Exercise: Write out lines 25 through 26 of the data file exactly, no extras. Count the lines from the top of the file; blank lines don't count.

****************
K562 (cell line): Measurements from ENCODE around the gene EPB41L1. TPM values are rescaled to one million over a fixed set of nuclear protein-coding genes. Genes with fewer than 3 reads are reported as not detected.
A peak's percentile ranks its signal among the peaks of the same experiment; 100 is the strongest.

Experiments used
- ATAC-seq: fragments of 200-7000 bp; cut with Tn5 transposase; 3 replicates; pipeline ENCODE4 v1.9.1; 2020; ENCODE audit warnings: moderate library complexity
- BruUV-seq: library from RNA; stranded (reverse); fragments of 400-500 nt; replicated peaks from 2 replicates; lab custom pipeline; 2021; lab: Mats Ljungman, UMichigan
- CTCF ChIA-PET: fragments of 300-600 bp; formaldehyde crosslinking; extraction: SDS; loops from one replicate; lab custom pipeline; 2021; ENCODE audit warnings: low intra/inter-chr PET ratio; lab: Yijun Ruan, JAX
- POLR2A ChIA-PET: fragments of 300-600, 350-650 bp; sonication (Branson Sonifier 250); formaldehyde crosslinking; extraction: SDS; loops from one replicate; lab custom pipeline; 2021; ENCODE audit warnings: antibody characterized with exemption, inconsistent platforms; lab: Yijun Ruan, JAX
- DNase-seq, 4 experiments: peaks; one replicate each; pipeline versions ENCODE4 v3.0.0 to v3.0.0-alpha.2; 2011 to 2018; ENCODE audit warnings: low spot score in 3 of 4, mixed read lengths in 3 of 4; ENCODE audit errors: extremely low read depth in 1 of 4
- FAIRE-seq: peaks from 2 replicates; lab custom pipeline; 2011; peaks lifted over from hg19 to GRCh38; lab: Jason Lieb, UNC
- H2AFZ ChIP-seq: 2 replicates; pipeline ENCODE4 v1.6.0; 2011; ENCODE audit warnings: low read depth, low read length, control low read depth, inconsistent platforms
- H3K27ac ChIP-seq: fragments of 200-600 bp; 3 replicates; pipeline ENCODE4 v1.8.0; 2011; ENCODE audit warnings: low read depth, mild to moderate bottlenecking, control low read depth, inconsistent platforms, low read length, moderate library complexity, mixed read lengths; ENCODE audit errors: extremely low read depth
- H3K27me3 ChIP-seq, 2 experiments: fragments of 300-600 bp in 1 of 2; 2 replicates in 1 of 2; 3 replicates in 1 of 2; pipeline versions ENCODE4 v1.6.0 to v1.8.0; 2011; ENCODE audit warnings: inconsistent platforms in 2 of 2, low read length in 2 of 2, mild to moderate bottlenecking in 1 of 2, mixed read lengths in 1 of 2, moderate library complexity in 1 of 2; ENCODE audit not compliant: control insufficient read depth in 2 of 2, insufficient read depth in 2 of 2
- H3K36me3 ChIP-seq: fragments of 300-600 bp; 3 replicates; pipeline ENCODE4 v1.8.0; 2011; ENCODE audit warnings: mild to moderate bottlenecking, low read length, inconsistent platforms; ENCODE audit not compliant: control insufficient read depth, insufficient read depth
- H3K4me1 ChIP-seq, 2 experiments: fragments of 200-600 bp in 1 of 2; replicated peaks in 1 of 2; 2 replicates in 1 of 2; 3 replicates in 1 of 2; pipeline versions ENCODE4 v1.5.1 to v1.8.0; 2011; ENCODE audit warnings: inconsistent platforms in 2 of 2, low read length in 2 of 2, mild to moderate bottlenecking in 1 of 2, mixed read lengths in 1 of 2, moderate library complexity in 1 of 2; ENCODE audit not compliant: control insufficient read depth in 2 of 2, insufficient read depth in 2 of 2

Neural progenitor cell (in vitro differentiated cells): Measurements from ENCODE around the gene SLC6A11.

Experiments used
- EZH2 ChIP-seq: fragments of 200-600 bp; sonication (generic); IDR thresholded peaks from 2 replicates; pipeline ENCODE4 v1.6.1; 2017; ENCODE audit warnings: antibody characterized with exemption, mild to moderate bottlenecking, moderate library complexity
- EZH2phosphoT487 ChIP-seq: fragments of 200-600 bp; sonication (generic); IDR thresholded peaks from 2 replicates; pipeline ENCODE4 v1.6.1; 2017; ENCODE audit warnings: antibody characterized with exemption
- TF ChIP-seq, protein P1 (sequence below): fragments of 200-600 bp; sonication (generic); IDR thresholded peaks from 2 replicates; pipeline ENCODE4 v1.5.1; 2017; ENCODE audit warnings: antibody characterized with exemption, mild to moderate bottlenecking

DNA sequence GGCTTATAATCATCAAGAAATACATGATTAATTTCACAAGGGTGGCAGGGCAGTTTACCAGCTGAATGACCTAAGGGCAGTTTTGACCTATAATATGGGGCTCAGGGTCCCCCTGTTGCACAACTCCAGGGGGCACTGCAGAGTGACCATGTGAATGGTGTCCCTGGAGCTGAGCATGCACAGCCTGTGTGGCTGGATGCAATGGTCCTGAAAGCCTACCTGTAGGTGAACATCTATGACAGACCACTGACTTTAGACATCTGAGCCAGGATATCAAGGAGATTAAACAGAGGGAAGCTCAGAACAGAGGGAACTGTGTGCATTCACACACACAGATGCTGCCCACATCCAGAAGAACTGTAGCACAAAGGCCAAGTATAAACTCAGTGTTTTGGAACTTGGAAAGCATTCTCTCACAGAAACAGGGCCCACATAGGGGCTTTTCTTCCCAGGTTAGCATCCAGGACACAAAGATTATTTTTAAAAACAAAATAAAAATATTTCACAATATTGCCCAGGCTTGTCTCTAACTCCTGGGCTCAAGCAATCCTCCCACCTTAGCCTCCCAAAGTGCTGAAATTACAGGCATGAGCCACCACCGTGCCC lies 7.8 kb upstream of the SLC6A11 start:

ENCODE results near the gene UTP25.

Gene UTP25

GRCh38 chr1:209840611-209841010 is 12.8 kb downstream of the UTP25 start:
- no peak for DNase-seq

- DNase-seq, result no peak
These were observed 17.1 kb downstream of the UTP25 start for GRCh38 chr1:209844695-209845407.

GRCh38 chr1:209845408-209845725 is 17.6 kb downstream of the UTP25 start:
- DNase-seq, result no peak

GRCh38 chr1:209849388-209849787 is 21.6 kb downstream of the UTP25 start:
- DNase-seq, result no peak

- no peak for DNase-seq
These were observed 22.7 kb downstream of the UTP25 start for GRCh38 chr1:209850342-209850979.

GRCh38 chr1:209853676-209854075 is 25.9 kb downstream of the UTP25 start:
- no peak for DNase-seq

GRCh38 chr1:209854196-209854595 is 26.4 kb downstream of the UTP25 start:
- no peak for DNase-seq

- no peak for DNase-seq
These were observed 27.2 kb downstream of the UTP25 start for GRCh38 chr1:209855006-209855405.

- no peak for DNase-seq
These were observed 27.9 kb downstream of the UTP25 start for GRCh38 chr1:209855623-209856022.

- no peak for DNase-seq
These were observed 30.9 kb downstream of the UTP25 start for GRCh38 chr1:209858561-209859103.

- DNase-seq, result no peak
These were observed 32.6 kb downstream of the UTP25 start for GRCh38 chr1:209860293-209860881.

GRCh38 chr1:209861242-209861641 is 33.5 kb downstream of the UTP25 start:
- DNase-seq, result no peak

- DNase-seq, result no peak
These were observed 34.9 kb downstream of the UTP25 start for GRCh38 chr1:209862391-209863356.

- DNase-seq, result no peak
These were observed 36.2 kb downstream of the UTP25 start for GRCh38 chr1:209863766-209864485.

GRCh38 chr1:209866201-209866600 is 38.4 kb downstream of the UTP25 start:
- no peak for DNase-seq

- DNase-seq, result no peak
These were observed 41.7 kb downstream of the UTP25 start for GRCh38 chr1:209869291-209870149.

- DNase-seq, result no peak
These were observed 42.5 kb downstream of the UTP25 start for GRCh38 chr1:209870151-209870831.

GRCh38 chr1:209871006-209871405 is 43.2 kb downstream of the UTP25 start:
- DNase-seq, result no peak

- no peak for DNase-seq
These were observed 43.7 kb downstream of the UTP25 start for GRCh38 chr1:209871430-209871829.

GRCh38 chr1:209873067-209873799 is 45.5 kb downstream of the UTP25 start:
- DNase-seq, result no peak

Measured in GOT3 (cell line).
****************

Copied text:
- DNase-seq, result no peak
These were observed 17.1 kb downstream of the UTP25 start for GRCh38 chr1:209844695-209845407.